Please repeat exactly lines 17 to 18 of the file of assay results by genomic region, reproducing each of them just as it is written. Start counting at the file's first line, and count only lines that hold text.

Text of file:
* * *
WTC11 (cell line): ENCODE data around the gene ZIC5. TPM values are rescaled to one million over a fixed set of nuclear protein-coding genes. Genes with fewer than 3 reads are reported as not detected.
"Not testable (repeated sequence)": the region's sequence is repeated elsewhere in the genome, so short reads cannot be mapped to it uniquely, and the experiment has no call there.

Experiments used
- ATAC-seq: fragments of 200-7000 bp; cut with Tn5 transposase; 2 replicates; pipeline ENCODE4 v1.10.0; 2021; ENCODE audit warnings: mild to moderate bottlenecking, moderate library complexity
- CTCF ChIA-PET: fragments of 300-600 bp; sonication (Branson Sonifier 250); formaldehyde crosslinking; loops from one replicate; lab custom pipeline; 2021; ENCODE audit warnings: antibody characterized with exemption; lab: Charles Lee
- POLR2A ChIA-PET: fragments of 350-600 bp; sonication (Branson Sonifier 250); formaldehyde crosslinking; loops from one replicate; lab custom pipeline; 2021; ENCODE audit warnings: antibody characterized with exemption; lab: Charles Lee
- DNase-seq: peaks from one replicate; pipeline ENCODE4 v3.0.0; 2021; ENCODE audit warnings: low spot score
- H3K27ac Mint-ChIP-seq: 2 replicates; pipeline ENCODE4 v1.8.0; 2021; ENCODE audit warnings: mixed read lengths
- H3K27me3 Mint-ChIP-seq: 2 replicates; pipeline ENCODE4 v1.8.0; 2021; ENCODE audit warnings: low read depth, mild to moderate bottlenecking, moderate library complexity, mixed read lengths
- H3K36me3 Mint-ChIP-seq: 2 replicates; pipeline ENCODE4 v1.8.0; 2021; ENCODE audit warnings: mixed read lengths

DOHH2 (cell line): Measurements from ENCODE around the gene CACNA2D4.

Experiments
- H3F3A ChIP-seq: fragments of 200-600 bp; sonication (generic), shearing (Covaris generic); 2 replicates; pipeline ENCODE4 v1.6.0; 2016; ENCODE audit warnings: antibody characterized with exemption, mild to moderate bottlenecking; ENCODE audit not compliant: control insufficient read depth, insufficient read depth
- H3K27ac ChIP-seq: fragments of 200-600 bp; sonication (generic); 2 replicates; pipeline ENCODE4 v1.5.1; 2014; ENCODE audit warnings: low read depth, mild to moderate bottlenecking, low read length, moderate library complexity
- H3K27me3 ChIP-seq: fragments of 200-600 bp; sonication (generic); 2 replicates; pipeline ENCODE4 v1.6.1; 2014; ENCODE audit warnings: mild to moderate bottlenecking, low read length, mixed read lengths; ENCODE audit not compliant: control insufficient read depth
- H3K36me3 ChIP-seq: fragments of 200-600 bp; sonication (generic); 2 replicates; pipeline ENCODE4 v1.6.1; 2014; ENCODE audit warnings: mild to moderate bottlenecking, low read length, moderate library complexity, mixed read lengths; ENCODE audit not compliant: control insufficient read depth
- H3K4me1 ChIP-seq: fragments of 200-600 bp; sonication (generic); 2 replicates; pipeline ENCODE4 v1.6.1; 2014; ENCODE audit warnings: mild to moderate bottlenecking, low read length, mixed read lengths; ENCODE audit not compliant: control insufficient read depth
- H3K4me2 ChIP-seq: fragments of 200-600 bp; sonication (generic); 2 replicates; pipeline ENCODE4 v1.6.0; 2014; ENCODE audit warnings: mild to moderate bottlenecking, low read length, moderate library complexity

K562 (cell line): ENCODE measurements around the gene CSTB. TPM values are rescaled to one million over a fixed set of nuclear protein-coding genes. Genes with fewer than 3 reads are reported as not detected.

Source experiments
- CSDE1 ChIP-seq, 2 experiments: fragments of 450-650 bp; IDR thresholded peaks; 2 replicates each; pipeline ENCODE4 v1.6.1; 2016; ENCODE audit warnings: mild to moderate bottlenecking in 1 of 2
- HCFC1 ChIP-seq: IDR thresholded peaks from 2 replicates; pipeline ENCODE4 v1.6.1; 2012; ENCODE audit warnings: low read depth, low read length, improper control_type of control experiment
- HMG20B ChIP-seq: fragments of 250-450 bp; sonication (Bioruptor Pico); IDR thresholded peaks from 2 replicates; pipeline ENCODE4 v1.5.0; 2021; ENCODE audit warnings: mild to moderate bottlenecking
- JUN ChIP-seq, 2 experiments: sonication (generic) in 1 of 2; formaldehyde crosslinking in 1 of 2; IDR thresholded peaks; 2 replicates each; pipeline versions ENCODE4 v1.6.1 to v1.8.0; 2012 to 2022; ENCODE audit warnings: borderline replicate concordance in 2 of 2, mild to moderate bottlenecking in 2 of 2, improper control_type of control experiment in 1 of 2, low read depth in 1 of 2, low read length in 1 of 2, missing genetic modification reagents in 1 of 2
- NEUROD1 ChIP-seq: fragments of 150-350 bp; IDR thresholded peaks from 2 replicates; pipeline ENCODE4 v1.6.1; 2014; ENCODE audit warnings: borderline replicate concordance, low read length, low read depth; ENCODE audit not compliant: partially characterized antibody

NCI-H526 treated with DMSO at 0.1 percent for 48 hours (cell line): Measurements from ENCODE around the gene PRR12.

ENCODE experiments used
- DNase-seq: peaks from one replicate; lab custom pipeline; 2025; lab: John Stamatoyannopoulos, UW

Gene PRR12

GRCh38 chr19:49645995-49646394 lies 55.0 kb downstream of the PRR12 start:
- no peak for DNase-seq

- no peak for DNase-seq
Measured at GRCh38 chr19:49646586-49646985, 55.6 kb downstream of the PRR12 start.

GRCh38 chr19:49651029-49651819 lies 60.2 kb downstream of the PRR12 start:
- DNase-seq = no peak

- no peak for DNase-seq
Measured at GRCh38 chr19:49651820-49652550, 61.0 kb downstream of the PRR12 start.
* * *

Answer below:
- H3K4me1 ChIP-seq: fragments of 200-600 bp; sonication (generic); 2 replicates; pipeline ENCODE4 v1.6.1; 2014; ENCODE audit warnings: mild to moderate bottlenecking, low read length, mixed read lengths; ENCODE audit not compliant: control insufficient read depth
- H3K4me2 ChIP-seq: fragments of 200-600 bp; sonication (generic); 2 replicates; pipeline ENCODE4 v1.6.0; 2014; ENCODE audit warnings: mild to moderate bottlenecking, low read length, moderate library complexity